Luke 1: 26–38
In the sixth month of Elizabeth’s pregnancy, God sent the angel Gabriel to the Galilean village of Nazareth to a virgin engaged to be married to a man descended from David. His name was Joseph, and the virgin’s name, Mary. Upon entering, Gabriel greeted her: “Good morning! You’re beautiful with God’s beauty, Beautiful inside and out! God be with you”.
She was thoroughly shaken, wondering what was behind a greeting like that. But the angel assured her, “Mary, you have nothing to fear. God has a surprise for you: You will become pregnant and give birth to a son and call his name Jesus. He will be great, be called ‘Son of the Highest.’ The Lord God will give him the throne of his father David; He will rule Jacob’s house forever – no end, ever, to his kingdom.”
Mary said to the angel, “But how? I’ve never slept with a man.”
The angel answered, “The Holy Spirit will come upon you, the power of the Highest hover over you; Therefore, the child you bring to birth will be called Holy, Son of God. And did you know that your cousin Elizabeth conceived a son, old as she is? Everyone called her barren, and here she is six months pregnant! Nothing, you see, is impossible with God.”
And Mary said, “Yes, I see it all now: I’m the Lord’s maid, ready to serve. Let it be with me just as you say”.
Then the angel left her.
As the story goes, the messenger never really asked the question of whether or not Mary was willing to accept the call, privilege, joy and sorrow of being the Theotokos, “God bearer.” Rather, Luke’s gospel does something rather striking and surprising.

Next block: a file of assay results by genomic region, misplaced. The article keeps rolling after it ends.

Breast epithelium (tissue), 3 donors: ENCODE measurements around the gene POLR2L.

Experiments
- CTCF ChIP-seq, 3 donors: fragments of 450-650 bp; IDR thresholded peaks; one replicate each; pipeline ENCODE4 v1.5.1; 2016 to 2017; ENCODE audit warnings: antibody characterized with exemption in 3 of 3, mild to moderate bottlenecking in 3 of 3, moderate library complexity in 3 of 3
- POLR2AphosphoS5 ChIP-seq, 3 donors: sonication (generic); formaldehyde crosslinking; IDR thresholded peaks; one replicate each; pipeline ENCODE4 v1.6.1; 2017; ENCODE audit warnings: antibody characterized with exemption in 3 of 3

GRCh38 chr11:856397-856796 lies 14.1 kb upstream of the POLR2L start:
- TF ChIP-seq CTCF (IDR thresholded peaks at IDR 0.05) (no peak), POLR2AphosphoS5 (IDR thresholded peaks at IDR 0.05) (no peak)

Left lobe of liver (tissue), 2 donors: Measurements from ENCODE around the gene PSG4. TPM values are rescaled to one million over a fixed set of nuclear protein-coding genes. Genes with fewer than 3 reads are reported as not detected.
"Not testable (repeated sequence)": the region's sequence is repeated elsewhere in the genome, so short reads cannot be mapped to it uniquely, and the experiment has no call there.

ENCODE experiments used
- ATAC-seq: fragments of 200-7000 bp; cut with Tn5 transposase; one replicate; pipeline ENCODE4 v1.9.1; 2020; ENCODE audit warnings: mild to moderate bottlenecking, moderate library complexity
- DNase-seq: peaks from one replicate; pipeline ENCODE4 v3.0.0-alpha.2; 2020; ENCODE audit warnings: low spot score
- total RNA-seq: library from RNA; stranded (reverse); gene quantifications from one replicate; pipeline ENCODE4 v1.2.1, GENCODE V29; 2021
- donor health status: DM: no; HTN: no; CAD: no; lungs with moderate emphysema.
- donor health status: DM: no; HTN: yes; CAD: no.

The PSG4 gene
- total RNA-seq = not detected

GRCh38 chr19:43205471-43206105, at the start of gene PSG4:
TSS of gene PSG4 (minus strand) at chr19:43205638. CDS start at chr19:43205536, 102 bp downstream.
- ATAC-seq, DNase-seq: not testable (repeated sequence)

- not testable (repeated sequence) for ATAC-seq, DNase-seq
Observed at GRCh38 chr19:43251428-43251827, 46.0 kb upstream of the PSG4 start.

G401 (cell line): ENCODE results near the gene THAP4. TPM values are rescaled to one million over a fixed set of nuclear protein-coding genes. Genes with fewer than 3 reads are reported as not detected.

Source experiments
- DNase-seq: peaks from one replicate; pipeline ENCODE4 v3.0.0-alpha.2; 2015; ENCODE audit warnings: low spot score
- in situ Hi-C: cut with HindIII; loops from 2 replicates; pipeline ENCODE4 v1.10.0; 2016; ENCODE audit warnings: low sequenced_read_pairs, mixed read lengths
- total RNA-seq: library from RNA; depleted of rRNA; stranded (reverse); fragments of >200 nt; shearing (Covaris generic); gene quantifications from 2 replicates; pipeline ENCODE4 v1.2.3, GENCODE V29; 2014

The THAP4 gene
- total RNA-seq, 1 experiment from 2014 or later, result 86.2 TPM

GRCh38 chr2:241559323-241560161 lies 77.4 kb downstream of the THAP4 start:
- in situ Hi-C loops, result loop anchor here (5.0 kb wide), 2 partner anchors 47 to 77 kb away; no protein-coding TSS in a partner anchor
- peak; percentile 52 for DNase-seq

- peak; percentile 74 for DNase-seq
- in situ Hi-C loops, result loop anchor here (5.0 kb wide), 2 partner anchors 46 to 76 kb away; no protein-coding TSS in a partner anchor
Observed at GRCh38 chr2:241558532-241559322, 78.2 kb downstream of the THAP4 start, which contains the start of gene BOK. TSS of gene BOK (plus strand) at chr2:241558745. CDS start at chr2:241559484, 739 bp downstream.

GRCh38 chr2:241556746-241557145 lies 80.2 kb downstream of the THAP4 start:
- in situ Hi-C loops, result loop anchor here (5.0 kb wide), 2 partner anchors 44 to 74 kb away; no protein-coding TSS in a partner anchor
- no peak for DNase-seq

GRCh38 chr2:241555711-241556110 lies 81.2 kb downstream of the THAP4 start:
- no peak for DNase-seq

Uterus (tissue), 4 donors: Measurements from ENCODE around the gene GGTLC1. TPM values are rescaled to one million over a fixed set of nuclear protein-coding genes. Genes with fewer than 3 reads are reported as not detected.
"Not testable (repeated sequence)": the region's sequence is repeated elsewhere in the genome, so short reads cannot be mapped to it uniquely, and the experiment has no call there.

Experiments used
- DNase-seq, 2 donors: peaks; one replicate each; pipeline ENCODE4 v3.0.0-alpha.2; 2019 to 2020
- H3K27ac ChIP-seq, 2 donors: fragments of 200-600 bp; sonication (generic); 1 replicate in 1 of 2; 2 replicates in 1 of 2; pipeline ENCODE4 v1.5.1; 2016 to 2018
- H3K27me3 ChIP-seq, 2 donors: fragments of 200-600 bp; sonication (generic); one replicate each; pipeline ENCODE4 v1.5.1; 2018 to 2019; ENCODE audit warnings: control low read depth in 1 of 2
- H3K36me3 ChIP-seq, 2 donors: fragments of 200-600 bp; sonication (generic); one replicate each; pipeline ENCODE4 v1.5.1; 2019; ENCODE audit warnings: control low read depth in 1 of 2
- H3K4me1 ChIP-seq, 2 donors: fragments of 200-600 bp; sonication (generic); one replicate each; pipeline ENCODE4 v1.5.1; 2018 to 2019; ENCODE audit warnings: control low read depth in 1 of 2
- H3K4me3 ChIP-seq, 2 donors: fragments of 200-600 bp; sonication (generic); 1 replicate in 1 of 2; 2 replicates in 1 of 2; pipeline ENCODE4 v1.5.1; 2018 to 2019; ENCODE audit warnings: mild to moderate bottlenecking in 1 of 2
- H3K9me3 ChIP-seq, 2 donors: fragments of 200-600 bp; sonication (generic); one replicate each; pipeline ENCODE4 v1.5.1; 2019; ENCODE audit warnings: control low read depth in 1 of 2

That is, Mary did not simply walk blindly into awesomely deep waters; instead, she asked a pointedly clear, practical, and direct question concerning how all of this would come to be. (Good for Luke for portraying Mary with a curious mind!) The messenger responded by informing her that the Holy Spirit would work as only the Great God Spirit can and, more so, just to appease any residual concern, Mary should investigate what was happening with her older cousin, Elizabeth, in terms of wonder and new life, even when the odds are stacked against wild possibility.
In the Gospel of Luke, Mary’s “Behold…may it be done” (1:38) is grounded in her intimate and humble relationship with her God. In the end, it is in her “Behold” moment wherein she turned and rested her future in Greater Mystery that ultimately carries the day. Luke’s story of Mary includes a woman’s spiritual life of prayer and relationship with the More, her wisdom to discern deep waters, her need for practical encouragements, and her courage to enter into the ways that God might act in her life, maybe wanting more concrete answers, but still willing to risk that the Spirit will lead and not abandon her.
Luke’s story of Mary encourages us to notice and wonder both with our minds and hearts how God is with us, to be curious and to ask pointed questions, even of God’s great messengers.
Luke’s story also calls us to notice and ponder how God is forever stirring up wild possibilities, and how God invites us into the ongoing story of wonder, inclusive of happiness and sorrows, but, according to Luke, into a life where God’s joy ultimately reigns.